THE TURKISH RESTRICTIONS & PROHIBITIONS ONLINE
The Islamist Turkish state, which is afraid of the archives (truths) and bans archives
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For Instance Look Here:
A General view from Silêmanî/Sulaymaniyah “The Capital of Kurdistan” which was founded by the leader of Kurdish Baban Principality, Ibrahim Pasha Baban in 1784.
Silêmanî has been one of the major centers for education, culture, and history in Kurdistan.
William Heude, A Voyage up to the Persian Gulf, and a Journey Overland from India to England in 1817” (London: 1819)
Kurds, especially in Turkey, have faced some of the most systematic assimilationist policies in the Middle East since the early years of the foundation of the Republic of Turkey. The Kurds have not been allowed to establish their own centers for the production of knowledge under the uncertain and perilous conditions in Northern Kurdistan and Turkey. Therefore, the Kurds and their friends have created some indispensable organizations and platforms in diaspora to preserve Kurdish written materials and cultural artifacts from attempted state annihilation.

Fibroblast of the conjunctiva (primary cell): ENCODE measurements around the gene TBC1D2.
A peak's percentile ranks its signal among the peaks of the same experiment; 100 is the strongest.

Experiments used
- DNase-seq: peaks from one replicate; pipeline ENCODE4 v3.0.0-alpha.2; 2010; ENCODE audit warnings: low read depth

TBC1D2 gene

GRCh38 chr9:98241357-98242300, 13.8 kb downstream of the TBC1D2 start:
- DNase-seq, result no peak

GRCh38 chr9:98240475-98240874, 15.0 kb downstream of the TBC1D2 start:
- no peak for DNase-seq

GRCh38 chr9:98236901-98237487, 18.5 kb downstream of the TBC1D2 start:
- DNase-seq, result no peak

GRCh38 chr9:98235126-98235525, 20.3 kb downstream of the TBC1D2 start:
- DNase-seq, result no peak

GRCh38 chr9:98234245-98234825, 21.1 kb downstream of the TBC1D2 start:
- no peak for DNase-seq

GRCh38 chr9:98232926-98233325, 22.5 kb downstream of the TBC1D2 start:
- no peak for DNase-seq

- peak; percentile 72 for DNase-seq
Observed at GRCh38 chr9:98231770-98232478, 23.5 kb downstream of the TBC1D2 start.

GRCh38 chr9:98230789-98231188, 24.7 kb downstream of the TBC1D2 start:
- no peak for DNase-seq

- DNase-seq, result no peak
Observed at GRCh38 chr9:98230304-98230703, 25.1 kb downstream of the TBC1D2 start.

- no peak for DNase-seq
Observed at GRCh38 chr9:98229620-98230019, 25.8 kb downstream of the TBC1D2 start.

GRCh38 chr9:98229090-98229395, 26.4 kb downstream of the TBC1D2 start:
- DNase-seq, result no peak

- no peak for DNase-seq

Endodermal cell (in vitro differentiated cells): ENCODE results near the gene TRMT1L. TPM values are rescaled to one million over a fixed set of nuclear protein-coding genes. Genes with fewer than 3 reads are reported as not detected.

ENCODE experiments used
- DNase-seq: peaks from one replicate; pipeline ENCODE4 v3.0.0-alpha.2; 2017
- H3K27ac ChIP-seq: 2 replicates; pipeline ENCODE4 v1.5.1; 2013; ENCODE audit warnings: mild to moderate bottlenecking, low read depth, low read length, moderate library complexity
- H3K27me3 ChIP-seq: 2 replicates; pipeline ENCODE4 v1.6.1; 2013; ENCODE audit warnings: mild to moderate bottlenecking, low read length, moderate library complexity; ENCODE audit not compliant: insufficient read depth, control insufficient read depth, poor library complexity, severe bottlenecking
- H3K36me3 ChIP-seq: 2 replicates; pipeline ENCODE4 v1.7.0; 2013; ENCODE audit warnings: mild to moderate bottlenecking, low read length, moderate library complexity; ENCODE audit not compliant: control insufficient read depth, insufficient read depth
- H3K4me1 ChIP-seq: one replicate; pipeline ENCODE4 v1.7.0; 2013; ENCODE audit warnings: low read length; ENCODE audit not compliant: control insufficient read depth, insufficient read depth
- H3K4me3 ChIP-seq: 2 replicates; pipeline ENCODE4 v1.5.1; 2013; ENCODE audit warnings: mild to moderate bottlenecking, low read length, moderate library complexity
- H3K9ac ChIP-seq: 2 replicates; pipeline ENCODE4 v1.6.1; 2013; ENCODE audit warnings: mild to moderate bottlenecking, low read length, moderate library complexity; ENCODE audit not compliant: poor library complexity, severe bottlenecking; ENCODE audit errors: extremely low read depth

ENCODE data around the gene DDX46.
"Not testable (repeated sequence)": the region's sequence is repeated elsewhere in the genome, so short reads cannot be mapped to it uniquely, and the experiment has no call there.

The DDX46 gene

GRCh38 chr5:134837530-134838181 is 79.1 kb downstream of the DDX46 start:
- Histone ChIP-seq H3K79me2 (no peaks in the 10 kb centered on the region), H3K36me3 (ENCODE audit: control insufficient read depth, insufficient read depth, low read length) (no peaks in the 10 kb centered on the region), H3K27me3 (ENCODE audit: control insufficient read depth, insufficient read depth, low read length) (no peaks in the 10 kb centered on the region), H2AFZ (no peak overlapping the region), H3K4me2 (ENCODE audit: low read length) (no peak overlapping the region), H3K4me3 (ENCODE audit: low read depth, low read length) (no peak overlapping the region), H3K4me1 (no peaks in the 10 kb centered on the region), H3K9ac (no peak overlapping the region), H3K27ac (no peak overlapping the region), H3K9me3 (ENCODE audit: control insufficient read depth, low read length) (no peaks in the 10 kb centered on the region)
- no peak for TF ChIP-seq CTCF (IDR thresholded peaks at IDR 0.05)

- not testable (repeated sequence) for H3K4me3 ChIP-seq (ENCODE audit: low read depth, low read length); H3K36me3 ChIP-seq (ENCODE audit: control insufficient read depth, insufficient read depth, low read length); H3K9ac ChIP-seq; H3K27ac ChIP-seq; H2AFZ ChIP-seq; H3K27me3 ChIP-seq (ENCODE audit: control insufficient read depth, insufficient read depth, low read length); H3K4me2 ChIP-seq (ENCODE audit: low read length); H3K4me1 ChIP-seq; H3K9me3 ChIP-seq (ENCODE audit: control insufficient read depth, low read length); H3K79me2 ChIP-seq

Finding and accessing Kurdish written materials, cultural artifacts, and musical heritage can be a major obstacle for those who are interested in Kurdish history and culture because of the policies and attitudes in the states in which Kurds live, as well as due to materials being misclassified in research libraries. For example, one of the main websites for locating manuscripts in Turkey is the General Directorate of Libraries of Ministry of Culture. When you search this website for “Kürdi,” “Terkibü’l Kürdi” (The Structure of Kurdish) is among the search results. The title indicates that it has something to do with the Kurdish language or Kurds. On the details page for this manuscript, the subject is described as “Afro-Asyatik diller Sami dilleri” (Afro-Asyatic language Semitic languages), the language section is empty, and there is no mention of Kurdish or Kurds. The second bizarre classification can be seen for “Müntehâbât-ý eþ’âr-ý Kürdiyye” (Selected Poems in Kurdish), the subject is “Fars Dili ve Edebiyatý” (Persian language and literature) and again the language section is empty. These types of misclassification and absence of a language are examples of the denial of existence of the Kurdish language and Kurds. Moreover, this kind of treatment of Kurdish sources makes it more difficult for researchers to complete their work. You can support the existence of the Kurdish language, sources, and history. One of my pleas to my colleagues is this: PLEASE do not only mention the struggle of Selahadînê Eyûbî, or Saladin the Kurd, against the Crusaders during your survey classes. The Kurds have contributed more than that to the history of the Middle East. Your efforts of introducing the contribution of Kurds in different fields can challenge the policies of erosion and denial toward Kurds in the Middle East.